ATF’s Bump Stock Ban Heard in Supreme Court for Garland v. Cargill

Slide Fire SSAK-47 HYB Bump Fire Stock
Slide Fire SSAK-47 HYB Bump Fire Stock

Today, the Supreme Court of The United States heard oral arguments in Garland v. Cargill, which will determine the legality of bump stocks across the country.

Michael Cargill, a Texas resident, sued the federal government over the Bureau of Alcohol, Tobacco, Firearms and Explosives (ATF) rule banning bump stocks and declaring them to be machine guns. The rule was created at the urging of then-President Donald Trump after a Las Vegas shooting in which the shooter allegedly used an AR-15 equipped with a bump stock to kill 50 people in 2017.

Instead of Congress passing a new law, the ATF created a new administrative rule changing its long-standing opinion that bump stocks are not machine guns. This new rule had the force of law. Congress was unwilling to enact a law banning the device. Many in the gun community took issue with the Bureau’s action and claimed that they overstepped their power and made a de facto law.

Mr. Cargill lost in a Texas Federal District Court and appealed the court’s decision to the Fifth Circuit Court of Appeals. The en banc of the Fifth Circuit sided with Cargill by a 13 to 3 margin, citing that the ATF violated the Administrative Procedures Act (APA). Although that was key in the Fifth Circuit case, that issue did not arise in the oral arguments before SCOTUS.

The argument before the Supreme Court centers around what a “single function of the trigger” is. The government insists that a single function of the trigger is the original pull and any action after the pull of the trigger. The government lawyer also argued that the forestock is part of a trigger.

The plaintiffs claim that the function of the trigger is limited to the mechanical action of the trigger itself. The lawyers for Mr. Cargill stated that since the user must manually push forward on the forestock, shooting multiple rounds using a bump stock is not automatic and does not convert the firearm into a machine gun.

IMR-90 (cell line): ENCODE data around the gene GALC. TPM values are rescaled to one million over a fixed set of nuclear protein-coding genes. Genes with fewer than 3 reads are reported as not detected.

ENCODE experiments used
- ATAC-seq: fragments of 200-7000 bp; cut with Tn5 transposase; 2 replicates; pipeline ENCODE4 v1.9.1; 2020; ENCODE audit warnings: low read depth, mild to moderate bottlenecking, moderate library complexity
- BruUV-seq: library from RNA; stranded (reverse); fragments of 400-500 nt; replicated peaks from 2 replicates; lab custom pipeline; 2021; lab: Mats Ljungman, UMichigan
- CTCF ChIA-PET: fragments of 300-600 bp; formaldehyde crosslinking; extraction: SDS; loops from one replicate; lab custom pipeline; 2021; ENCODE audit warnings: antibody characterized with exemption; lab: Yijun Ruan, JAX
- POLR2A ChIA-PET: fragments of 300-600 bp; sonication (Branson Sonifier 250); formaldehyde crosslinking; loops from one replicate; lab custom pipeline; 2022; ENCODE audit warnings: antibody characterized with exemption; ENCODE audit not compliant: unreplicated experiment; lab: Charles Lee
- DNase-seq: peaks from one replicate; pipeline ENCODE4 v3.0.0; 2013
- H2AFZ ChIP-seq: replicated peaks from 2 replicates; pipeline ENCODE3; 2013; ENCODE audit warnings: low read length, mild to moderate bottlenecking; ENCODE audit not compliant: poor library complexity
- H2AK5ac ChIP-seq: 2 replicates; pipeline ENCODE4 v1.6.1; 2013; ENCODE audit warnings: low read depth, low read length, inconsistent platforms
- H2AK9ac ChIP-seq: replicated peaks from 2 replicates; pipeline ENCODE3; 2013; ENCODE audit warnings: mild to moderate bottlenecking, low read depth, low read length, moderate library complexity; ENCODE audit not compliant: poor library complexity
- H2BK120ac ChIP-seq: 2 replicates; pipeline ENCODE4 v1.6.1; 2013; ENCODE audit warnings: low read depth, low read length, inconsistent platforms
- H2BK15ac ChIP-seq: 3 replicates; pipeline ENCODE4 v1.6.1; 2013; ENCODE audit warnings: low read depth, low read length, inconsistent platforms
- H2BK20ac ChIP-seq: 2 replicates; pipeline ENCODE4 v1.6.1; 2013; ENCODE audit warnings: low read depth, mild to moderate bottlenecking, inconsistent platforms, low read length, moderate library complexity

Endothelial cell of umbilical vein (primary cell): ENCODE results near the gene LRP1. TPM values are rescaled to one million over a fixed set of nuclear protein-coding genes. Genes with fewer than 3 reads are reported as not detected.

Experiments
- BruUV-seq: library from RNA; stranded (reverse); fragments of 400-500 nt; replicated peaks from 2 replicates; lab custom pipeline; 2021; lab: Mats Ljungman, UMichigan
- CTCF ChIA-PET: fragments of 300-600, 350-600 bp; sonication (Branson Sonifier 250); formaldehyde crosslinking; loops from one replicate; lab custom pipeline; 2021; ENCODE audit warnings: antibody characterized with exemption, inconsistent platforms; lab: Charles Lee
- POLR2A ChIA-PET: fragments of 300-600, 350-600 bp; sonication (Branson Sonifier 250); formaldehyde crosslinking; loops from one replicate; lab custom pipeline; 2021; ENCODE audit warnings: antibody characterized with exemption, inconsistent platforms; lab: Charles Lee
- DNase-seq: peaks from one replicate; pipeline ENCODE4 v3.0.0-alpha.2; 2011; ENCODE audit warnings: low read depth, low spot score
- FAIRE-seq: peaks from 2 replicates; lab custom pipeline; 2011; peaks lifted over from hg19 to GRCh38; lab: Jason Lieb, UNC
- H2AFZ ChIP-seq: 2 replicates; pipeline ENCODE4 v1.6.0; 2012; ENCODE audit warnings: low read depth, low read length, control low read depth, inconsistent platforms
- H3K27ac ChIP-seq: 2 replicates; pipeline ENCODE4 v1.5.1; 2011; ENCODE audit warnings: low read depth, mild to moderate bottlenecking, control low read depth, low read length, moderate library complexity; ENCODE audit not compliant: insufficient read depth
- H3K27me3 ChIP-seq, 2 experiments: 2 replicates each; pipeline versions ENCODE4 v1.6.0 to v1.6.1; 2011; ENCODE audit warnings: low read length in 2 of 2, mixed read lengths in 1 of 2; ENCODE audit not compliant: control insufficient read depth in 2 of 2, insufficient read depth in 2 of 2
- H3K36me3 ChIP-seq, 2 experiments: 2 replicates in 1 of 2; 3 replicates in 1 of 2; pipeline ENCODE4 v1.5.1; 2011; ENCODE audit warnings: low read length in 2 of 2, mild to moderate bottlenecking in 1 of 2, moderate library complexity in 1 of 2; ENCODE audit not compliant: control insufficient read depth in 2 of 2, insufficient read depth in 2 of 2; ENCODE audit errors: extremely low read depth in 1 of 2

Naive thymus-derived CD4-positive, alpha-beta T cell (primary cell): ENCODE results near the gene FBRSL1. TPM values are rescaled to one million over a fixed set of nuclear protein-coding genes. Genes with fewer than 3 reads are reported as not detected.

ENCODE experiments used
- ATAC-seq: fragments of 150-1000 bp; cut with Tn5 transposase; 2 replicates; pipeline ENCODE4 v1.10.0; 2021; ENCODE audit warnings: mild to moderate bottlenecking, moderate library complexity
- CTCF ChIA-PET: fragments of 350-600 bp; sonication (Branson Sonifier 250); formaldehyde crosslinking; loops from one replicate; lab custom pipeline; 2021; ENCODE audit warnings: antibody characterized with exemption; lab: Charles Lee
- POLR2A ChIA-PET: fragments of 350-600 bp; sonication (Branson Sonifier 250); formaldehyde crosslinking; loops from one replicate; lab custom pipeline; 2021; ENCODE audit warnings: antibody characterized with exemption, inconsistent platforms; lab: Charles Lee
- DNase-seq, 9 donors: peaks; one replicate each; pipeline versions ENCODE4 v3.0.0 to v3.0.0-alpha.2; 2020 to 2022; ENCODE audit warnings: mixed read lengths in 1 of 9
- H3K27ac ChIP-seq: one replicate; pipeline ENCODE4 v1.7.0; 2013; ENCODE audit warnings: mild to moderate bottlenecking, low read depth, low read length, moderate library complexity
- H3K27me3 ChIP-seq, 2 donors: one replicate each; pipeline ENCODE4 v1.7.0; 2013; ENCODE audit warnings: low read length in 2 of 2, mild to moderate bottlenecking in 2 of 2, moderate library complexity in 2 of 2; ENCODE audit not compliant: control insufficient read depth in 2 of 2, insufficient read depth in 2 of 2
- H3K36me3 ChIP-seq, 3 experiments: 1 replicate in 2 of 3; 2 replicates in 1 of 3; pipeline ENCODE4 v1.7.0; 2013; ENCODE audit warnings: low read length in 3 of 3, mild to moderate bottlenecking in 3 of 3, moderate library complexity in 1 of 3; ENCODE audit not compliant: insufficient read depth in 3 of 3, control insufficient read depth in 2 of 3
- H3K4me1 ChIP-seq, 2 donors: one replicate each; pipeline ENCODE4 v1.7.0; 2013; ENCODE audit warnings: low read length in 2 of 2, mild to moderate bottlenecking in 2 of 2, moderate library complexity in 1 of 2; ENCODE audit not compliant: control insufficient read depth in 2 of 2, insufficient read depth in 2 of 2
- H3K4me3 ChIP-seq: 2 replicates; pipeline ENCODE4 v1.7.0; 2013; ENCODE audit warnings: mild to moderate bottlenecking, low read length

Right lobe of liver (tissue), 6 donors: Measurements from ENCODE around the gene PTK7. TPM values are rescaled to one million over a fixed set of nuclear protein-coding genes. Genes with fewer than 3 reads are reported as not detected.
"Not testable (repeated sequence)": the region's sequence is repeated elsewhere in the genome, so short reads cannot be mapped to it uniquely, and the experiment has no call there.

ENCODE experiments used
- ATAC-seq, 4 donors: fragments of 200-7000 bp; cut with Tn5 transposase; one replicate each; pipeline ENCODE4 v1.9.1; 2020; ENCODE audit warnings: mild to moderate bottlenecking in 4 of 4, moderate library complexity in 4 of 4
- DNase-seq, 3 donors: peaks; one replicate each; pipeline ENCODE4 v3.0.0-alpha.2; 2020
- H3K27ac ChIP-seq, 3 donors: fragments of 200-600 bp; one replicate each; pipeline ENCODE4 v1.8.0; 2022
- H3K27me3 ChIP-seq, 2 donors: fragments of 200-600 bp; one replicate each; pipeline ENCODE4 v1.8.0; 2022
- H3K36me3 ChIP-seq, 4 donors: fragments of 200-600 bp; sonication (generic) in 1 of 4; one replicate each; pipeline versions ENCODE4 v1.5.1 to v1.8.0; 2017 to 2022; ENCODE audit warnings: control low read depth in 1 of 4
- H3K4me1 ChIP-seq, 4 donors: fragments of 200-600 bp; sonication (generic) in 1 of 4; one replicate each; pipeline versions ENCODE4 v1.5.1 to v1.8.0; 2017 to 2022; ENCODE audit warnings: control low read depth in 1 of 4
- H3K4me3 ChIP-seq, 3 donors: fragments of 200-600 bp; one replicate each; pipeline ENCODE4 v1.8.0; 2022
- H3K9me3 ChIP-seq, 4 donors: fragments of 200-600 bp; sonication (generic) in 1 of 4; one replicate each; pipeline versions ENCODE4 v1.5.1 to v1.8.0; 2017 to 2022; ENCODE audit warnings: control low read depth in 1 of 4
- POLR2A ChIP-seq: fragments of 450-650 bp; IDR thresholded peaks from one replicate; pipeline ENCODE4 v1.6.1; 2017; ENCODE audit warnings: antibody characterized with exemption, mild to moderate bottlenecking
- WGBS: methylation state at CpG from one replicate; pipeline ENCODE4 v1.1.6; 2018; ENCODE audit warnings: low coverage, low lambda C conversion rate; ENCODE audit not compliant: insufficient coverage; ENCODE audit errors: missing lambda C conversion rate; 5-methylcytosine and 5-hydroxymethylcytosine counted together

Justice Samuel Alito seemed to agree with the plaintiffs and asked why the releasing of the hammer by the sear was not considered the function of the trigger. Judge Clarence Thomas also seemed hostile towards the government’s decision to reclassify bump stocks as machine guns. The other conservative justices didn’t seem to be in the same camp.

Justice Ketanji Brown Jackson was openly hostile towards the plaintiff’s stance. She tried to state that if something makes a gunfire rapidly, it should be a machine gun. She seemed unfamiliar with firearm operation and firearm technology.

Justice Sonia Sotomayor tried to argue that it isn’t about the function of the trigger but is about the function of the shooter. Justice Sotomayor seemed to be arguing that bump stocks violate the spirit of the law rather than the actual text of the National Firearms Act (NFA).

Justice Elena Kagan, through multiple hypothetical arguments, tried to imply that the bump stock is a device designed to circumvent the law regulating machine guns. Justice Kagan even asked about a voice-activated trigger, which doesn’t exist. She seemed to be taking the stance of Justice Sotomayor.

The plaintiff’s lawyer spent most of the time being grilled by the justices over the arguments. It is hard to determine what the conservative justices will do in the case, but there is no doubt what the liberal justices will do.

About John Crump

John is a NRA instructor and a constitutional activist. John has written about firearms, interviewed people of all walks of life, and on the Constitution. John lives in Northern Virginia with his wife and sons and can be followed on Twitter at @crumpyss, or at

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